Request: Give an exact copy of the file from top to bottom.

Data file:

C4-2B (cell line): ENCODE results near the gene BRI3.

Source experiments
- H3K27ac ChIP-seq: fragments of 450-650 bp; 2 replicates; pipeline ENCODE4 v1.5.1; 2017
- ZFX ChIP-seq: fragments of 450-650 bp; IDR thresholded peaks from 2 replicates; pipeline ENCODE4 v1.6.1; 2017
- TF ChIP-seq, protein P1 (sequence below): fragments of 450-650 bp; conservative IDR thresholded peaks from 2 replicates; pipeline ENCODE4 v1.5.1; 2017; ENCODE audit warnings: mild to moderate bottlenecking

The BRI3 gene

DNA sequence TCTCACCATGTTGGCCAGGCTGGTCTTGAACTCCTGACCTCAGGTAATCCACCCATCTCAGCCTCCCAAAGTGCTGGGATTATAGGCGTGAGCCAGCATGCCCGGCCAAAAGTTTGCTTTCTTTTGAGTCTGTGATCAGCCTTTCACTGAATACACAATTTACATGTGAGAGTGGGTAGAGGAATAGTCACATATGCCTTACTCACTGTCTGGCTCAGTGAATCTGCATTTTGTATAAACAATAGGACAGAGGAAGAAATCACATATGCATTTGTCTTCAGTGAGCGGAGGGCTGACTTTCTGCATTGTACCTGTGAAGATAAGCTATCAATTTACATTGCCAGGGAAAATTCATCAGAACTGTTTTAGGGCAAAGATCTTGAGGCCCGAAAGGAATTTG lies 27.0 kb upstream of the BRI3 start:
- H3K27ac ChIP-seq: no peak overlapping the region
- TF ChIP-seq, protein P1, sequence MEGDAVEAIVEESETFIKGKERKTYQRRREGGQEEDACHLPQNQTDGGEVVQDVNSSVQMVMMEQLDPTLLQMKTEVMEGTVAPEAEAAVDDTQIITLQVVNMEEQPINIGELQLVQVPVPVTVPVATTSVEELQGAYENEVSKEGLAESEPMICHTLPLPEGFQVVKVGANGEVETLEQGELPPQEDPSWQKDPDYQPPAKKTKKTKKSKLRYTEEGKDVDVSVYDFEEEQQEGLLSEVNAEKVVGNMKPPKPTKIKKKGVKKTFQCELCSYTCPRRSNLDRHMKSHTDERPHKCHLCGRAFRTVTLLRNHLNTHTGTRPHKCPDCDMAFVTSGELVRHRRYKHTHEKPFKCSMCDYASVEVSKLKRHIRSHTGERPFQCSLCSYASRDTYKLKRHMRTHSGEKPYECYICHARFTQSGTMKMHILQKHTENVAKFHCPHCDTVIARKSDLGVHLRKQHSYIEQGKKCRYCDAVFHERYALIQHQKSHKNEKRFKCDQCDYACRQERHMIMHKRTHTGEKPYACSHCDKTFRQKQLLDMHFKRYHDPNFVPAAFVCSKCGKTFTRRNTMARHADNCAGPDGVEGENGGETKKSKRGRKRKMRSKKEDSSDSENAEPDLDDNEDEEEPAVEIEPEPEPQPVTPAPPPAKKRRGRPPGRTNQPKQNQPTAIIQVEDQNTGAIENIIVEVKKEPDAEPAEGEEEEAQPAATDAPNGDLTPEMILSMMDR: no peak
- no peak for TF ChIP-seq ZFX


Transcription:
C4-2B (cell line): ENCODE results near the gene BRI3.

Source experiments
- H3K27ac ChIP-seq: fragments of 450-650 bp; 2 replicates; pipeline ENCODE4 v1.5.1; 2017
- ZFX ChIP-seq: fragments of 450-650 bp; IDR thresholded peaks from 2 replicates; pipeline ENCODE4 v1.6.1; 2017
- TF ChIP-seq, protein P1 (sequence below): fragments of 450-650 bp; conservative IDR thresholded peaks from 2 replicates; pipeline ENCODE4 v1.5.1; 2017; ENCODE audit warnings: mild to moderate bottlenecking

The BRI3 gene

DNA sequence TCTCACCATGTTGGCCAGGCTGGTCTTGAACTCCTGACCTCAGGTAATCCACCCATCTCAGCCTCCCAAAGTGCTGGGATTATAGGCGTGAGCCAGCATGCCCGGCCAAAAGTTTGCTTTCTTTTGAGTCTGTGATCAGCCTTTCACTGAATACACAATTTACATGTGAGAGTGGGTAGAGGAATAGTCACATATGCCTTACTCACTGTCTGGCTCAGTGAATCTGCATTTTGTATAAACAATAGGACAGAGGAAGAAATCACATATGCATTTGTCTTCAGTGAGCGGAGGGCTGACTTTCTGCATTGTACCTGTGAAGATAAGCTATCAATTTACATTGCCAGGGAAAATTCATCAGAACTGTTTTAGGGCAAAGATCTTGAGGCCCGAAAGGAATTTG lies 27.0 kb upstream of the BRI3 start:
- H3K27ac ChIP-seq: no peak overlapping the region
- TF ChIP-seq, protein P1, sequence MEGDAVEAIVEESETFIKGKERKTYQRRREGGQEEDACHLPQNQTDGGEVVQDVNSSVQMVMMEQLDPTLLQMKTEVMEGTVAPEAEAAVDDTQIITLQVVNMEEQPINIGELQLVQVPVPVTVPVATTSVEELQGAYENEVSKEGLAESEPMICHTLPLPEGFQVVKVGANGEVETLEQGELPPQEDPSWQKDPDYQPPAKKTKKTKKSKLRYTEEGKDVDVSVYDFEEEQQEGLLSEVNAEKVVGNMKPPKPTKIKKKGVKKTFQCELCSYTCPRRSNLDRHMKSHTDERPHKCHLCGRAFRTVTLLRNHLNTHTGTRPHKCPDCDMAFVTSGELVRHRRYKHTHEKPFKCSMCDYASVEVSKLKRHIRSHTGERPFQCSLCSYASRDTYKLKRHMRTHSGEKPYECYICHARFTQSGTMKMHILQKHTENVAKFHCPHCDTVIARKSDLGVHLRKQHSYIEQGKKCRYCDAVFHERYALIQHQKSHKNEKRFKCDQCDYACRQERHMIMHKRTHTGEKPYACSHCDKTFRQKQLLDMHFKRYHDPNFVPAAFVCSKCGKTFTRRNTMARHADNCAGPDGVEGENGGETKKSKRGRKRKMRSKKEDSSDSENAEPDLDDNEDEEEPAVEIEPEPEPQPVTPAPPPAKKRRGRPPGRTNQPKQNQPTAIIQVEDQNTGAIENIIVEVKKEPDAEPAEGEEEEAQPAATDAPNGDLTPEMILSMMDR: no peak
- no peak for TF ChIP-seq ZFX